The biggest rock band in the world return with their ninth album. Unsure as to that claim? Look at the profile of mainman Dave Grohl; he’s everywhere, not just in the rock press, but in all the gossip columns. He has all the high-falutin’ friends (no less than Paul McCartney appears on this album, for instance) and it wasn’t that long ago that the Foo Fighters played alongside Jimmy Page and John Paul Jones – at a huge stadium gig that has been their domain for several years now. This is one rock band that your friends, work colleagues, family has heard of – if you’re a dedicated gig-goer you’ll know all too well how often people dismiss the band you have a ticket for with those words: ‘never heard of ’em’, as though that renders the band non-existent.  No problem here, even your ordinary average Heart FM listener knows who the Foo Fighters are, and when they do play their huge stadium gigs, they attract the sort of crowd who wouldn’t normally have anything at all to do with ‘rock’. In short, they’re the one rock group it’s ‘OK’ to like. So, this is surely the sort of release that is an ‘event’, one which will see folk flocking back in their droves to the much-maligned record stores to grab their copies, yes?

Well, possibly. They are of such stature now that they’re ‘critic-proof’; no matter what is said or written about this record, it will indeed likely fly out of the stores (or down the superhighway, if it is downloaded). At the time of this post, it is the number one album in the UK charts, and looks set to stick around for a while. But is it any good? Thanks to the (also much-maligned) Spotify, I decided to give it a listen or two and find out for myself. I’ve not stayed in close touch with the Foos since they attained megastar status (the last time I actually saw them live was in 2002); I’ve liked a few tracks from their more recent output but to these ears, they’ve never really bettered  ‘The Colour And The Shape’, now a staggering twenty years old.

For this record, the band recruited some major names, starting with producer Greg Kurstin (who has worked with Adele, and written for many other big names in the pop world), and the aforementioned Paul McCartney contributes drums on one song (‘Sunday Rain’). That in itself raised eyebrows, since this band contains two accomplished drummers already. Other guests include pop stars Justin Timberlake and (Boys II Men singer) Shawn Stockman, although you won’t find much influence from that sphere in this record. It’s still recognisably Foo Fighters, with plenty of guitar wallop, and both Grohl’s familiar roar and more melodic singing voice are present and correct.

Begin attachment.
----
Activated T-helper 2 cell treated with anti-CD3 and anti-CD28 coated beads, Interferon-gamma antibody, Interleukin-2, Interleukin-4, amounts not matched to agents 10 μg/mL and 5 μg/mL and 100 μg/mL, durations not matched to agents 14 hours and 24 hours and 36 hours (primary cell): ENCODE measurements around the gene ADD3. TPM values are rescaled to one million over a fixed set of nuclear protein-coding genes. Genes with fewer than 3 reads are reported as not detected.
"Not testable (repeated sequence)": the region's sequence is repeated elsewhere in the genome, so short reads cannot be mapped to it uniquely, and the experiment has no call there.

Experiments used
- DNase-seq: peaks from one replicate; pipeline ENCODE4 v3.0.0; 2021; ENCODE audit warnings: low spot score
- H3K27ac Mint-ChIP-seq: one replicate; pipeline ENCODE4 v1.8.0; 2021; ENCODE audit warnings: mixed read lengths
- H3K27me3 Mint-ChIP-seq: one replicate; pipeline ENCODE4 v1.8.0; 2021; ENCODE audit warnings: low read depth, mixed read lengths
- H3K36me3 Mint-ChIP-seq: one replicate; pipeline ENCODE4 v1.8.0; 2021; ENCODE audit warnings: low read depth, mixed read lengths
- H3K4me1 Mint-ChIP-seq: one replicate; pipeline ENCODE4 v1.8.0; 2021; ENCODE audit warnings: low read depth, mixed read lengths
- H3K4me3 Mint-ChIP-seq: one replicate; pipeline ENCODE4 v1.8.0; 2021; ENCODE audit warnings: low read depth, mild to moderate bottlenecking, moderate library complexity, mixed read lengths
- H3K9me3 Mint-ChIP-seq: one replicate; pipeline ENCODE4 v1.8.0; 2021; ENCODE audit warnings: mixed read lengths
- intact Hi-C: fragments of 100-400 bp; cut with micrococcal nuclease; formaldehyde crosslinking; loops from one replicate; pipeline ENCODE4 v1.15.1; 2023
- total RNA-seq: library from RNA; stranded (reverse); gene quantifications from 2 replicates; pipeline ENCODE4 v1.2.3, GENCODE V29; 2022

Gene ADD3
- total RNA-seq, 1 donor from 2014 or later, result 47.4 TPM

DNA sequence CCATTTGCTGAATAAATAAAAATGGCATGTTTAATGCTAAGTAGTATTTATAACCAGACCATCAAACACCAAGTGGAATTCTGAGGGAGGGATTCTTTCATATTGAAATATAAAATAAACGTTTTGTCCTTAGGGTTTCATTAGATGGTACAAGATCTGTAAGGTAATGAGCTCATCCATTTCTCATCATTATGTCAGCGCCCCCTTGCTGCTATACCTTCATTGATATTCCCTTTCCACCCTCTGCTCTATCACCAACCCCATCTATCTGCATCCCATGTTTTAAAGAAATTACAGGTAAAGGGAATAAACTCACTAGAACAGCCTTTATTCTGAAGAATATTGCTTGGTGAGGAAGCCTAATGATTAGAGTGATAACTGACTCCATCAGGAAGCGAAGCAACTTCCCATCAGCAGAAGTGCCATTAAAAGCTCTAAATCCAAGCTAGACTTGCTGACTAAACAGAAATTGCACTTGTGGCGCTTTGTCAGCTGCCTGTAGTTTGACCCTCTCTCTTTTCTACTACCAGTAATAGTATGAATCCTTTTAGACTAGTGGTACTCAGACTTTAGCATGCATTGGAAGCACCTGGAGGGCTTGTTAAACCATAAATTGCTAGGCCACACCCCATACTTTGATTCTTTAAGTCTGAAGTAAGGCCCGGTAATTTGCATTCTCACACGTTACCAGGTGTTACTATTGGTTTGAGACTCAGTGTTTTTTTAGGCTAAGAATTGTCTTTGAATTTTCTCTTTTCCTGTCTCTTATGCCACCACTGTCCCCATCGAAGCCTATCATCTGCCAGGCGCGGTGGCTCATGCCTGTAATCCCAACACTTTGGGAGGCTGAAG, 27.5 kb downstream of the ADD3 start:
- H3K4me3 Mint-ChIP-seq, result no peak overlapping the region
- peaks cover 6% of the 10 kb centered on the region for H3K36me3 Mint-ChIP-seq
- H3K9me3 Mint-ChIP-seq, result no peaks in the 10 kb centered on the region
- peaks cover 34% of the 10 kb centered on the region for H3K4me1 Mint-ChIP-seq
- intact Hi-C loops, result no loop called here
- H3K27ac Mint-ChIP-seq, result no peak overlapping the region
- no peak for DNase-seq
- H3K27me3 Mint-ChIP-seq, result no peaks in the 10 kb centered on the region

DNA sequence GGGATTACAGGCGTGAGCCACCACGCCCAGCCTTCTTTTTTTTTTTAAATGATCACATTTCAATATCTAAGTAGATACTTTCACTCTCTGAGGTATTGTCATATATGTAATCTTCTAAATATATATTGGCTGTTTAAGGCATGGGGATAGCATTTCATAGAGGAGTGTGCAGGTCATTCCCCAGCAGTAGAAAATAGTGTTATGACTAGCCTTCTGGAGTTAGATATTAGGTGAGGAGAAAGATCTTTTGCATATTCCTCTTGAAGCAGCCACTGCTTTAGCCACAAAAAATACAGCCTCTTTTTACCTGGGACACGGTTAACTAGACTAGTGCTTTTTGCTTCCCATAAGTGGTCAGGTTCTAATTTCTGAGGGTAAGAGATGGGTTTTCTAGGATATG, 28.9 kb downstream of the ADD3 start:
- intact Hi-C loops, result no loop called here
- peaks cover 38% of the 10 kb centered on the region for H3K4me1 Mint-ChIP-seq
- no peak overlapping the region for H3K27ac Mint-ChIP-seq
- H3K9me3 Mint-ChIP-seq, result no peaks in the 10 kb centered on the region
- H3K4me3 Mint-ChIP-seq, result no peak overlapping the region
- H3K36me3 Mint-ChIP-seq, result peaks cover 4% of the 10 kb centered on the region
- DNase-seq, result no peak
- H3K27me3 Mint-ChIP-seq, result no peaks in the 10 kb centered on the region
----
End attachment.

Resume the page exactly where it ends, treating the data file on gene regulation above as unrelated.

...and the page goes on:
What there isn’t, is a song that sticks in the mind the way previous numbers such as ‘Times Like These’, ‘Everlong’, or ‘Learn To Fly’ did. I could go through the previous albums and come across at least one title on each, and have the tune instantly pop into my head. Grohl & Co. always had a knack of writing a pop song with enough rock punch to appeal to those of us who prefer a fist in the air to a waving lighter. That isn’t the case here, none of these songs have that hook. Even after a few playthroughs, not even lead-off single ‘Run’ lingers in the mind for long. It does have its moments; the McCartney-driven ‘Sunday Rain’ is a fine late-era Beatles pastiche, with Taylor Hawkins coming out from his drumkit to take lead vocal to good effect. The slower ‘Happy Ever After (Zero Hour)’ also provides a change of style from the rest of the album, reminiscent of ‘Blackbird’ (by The Beatles, not Alter Bridge!) It all sounds big; ‘The Line’ creeps close to Killers territory for instance. It all sounds mighty and impressive, but half an hour later you won’t find yourself humming much of this. The title track closes things; it is meant to be a brooding epic, but merely plods along to its concluding powerchord. (There is an extra ‘bit’ after the track concludes, but not much to get excited about).

It isn’t a BAD album, but it isn’t a great one either. When we are talking about the biggest rock band in the world, it isn’t enough to listen and think, mmm, that wasn’t bad. The Foo Fighters are now heading up the very same rock establishment that Grohl’s previous band was credited with dismantling, and sadly this record does come across as a bit too ‘establishment’. Not one I’ll be rushing out to grab on any physical format, for my Foos fix it’s still the first three or four albums that I’ll be reaching for.

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A Spotify link is provided below should you wish to listen for yourself:

3 – Decent